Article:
The indoctrination towards the regime was absolute. While she slept, next to her bed and on her uniform, they all kept 2 photographs: one of the North Korean founders, Kim Il-sung, and another of his deceased heir, Kim Jong-il.
Her routine was not very different from that of the male soldiers. Those women had slightly shorter training regimens but were obliged to carry out tasks such as cleaning or cooking, tasks reserved only for women.
“North Korea is a traditional society dominated by men and traditional gender roles continue”, says Juliette Morillot, author of ‘North Korea in 100 Questions’. “Women are still ttukong unjeongsu, which translates literally as ‘kitchen pot lid drivers’, and means they should ‘stay in the kitchen, where they belong’ “.
Her body and that of her fellow recruits began to succumb to the heavy training. “After 6 months to 1 year of training we stopped having menstruation, due to malnutrition and the stressful environment”, the nowadays activist told the BBC. “The female soldiers said they were happy for not having their periods. They said they were happy because the situation was so bad that having their periods would have made it even worse”.
During the time she was among the ranks of the army, the military institution did not have provisions for menstruation, so the only option for them was to reuse sanitary napkins. “Women to this day still use traditional white cotton wipes”, adds Morillot. “They have to be washed every night, away from the sight of men, so women get up early and wash them”.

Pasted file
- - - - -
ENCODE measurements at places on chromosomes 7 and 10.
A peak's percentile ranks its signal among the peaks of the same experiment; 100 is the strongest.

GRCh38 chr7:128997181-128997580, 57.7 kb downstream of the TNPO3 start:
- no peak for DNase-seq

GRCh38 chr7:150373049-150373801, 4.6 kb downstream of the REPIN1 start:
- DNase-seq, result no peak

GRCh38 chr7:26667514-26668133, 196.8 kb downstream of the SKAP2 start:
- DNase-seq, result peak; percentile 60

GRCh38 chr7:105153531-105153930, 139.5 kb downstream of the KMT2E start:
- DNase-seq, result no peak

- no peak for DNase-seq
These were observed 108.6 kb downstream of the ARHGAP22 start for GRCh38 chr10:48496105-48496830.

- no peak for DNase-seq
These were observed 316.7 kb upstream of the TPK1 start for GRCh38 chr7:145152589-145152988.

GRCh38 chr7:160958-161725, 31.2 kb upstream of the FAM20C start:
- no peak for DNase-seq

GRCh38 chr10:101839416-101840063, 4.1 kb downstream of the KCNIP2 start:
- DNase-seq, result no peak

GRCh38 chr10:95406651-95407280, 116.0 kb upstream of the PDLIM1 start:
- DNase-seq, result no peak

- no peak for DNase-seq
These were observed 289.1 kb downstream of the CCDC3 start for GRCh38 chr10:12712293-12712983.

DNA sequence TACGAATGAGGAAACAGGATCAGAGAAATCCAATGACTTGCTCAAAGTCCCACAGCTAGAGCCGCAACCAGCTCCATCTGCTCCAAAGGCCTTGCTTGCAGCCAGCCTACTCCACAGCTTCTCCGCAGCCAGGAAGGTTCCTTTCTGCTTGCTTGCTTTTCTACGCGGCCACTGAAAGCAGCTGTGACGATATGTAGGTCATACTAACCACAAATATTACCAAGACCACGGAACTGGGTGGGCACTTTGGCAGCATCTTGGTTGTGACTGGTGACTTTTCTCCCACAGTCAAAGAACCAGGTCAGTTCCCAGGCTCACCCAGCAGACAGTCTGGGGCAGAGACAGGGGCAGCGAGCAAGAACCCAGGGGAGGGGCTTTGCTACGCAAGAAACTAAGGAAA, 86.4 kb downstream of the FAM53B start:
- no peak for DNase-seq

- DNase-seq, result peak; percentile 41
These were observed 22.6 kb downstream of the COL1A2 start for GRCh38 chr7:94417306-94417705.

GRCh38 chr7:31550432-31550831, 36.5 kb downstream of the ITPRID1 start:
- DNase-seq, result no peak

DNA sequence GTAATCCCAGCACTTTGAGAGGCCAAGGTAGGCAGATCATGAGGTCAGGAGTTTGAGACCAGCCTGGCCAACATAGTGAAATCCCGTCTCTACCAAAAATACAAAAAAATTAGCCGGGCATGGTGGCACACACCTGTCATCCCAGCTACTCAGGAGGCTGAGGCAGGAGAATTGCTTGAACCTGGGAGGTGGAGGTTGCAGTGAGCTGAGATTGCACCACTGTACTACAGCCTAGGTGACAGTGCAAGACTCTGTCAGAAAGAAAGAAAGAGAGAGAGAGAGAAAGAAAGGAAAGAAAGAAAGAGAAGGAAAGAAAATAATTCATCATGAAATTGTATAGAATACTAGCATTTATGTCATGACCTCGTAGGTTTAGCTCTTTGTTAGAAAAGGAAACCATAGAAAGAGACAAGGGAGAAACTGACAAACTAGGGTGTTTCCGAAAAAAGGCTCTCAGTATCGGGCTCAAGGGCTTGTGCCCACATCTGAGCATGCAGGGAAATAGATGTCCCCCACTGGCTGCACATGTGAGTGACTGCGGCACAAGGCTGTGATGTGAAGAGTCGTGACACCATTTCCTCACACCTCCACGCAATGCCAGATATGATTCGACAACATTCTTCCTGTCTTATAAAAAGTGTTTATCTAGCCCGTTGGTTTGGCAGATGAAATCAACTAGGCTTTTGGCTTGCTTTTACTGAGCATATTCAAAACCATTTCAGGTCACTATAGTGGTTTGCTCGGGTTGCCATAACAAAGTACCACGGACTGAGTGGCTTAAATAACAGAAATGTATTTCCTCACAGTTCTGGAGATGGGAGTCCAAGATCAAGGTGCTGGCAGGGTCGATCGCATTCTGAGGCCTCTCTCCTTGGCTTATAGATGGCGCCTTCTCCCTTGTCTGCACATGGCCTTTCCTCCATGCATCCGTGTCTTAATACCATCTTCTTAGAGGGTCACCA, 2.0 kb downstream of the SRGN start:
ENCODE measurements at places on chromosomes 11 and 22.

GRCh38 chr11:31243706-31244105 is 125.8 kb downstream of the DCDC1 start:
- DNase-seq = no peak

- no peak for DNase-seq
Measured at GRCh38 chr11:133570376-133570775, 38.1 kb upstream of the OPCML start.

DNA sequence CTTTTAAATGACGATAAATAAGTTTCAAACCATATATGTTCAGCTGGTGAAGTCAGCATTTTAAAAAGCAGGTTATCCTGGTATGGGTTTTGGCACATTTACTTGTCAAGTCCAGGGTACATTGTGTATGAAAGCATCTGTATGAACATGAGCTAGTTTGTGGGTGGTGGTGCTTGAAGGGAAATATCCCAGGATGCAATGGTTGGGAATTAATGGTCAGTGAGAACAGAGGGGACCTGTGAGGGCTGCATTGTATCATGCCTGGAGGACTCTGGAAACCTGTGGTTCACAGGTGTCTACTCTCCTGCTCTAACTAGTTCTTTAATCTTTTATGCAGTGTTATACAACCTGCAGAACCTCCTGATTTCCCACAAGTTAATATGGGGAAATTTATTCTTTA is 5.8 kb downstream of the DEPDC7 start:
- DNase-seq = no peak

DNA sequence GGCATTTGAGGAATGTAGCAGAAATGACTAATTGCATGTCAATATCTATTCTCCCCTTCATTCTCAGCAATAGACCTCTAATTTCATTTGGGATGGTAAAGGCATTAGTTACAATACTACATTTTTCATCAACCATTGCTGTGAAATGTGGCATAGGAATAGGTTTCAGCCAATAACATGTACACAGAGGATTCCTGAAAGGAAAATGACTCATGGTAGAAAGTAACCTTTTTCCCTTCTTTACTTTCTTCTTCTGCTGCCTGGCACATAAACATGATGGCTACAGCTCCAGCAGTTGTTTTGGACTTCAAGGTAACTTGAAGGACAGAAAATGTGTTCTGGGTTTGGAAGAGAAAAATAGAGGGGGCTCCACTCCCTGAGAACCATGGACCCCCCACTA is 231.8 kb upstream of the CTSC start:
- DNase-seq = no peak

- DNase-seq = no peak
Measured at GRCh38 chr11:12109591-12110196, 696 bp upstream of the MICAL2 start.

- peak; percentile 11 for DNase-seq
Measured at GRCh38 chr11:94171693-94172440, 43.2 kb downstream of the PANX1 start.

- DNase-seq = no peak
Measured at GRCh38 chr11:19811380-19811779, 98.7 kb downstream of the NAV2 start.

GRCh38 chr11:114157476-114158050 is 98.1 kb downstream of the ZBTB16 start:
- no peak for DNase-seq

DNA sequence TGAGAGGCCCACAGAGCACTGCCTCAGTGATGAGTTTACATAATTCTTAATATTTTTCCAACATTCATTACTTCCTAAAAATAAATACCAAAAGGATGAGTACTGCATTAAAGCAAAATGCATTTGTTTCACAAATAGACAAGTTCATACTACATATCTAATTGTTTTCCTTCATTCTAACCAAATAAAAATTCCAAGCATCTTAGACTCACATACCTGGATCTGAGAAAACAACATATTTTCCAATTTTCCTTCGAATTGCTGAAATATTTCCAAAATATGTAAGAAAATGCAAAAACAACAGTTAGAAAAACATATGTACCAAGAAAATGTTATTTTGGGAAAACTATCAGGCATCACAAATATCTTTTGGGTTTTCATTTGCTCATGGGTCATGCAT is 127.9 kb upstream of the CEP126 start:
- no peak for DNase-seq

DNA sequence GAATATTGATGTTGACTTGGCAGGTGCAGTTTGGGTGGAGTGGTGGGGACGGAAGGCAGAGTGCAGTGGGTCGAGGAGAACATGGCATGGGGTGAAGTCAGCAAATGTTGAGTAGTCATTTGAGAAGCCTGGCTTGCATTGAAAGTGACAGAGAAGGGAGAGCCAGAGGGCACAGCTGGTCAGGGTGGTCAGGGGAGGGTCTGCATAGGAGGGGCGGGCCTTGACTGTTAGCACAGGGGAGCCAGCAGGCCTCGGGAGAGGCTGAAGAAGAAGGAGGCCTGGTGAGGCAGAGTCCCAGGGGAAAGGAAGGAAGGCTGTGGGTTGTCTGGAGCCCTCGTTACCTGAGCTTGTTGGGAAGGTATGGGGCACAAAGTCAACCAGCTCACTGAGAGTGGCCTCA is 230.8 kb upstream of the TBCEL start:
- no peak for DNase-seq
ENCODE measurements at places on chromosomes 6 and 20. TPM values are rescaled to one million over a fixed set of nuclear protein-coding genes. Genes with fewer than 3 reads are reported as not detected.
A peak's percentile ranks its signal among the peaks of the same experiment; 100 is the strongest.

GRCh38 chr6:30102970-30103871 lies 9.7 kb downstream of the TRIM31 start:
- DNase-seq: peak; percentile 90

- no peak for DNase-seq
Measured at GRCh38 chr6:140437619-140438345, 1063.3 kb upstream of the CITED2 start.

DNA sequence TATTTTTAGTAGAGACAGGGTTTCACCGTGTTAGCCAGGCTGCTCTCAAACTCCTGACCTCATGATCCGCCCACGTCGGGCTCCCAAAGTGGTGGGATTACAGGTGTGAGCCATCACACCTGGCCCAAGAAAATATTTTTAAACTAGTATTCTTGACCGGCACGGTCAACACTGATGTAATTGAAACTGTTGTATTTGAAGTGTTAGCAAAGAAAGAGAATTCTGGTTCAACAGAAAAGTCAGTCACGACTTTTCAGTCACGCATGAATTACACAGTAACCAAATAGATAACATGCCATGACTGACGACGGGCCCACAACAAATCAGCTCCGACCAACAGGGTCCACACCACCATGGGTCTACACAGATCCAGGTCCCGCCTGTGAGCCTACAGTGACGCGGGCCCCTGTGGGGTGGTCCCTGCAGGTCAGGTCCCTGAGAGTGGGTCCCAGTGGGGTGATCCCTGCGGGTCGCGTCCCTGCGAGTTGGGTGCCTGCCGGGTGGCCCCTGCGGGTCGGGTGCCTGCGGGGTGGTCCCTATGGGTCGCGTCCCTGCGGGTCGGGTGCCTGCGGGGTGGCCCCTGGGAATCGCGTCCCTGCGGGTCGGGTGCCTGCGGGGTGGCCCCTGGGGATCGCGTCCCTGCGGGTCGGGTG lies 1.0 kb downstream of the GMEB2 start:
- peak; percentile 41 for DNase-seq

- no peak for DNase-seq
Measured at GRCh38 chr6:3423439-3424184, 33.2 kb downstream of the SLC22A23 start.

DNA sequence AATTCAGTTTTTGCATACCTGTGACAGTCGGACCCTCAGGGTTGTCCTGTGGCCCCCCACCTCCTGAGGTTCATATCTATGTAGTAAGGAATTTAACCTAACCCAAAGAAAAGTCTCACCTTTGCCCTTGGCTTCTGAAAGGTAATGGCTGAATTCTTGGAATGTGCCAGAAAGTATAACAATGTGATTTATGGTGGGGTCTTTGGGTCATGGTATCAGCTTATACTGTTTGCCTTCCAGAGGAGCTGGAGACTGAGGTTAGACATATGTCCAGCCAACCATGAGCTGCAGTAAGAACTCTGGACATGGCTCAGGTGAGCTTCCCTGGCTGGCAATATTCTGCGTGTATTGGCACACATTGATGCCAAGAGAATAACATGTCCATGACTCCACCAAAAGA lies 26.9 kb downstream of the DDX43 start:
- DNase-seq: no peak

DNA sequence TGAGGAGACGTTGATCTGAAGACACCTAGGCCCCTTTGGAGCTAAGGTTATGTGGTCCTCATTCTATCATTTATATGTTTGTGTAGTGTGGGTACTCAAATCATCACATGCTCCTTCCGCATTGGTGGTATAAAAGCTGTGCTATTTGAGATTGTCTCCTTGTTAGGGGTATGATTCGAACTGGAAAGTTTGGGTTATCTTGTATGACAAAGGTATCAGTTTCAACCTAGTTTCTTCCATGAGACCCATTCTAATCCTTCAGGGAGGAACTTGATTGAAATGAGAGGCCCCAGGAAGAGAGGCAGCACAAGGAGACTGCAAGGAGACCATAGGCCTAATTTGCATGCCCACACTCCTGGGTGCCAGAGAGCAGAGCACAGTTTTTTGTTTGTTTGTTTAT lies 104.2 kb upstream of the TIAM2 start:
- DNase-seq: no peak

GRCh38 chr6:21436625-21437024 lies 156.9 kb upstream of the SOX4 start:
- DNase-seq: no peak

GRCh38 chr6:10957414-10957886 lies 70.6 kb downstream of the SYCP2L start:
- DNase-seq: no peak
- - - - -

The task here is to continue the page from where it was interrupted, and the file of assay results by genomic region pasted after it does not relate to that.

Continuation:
The writer is witness to this misery. In a recent visit she talked with several female soldiers and confirmed that, in effect, they frequently stop having menstruation. “One of the girls I spoke with, who was 20 years old, told me that she trained so much that she had not menstruated for 2 years”, she says.
Following the allegations, the government took the unusual step to say that it was distributing a quality brand of women’s health products called Daedong. “It may have been a way to repair the conditions of the past,” says Baek. “It may have been a way to increase morale, and for more women to think that they are taking care of them”.
Martyrdom in the militia. Although Lee So Yeon joined the army voluntarily, in 2015 the situation in North Korea changed. The news was given that all the women of this nation must now do 7 years of military service since 18 years old, and men 10 years. The Asian country has placed itself at the top of the longest mandatory military services in the world.
According to data from the BBC, it is estimated that 40% of women between 18 and 25 years wear uniforms, a figure that is expected to grow after the obligation established 2 years ago. The North Korean government assures that 15% of the budget is dedicated to military expenses, although centers of analysis estimate that the number is much greater and that could reach up to 40%.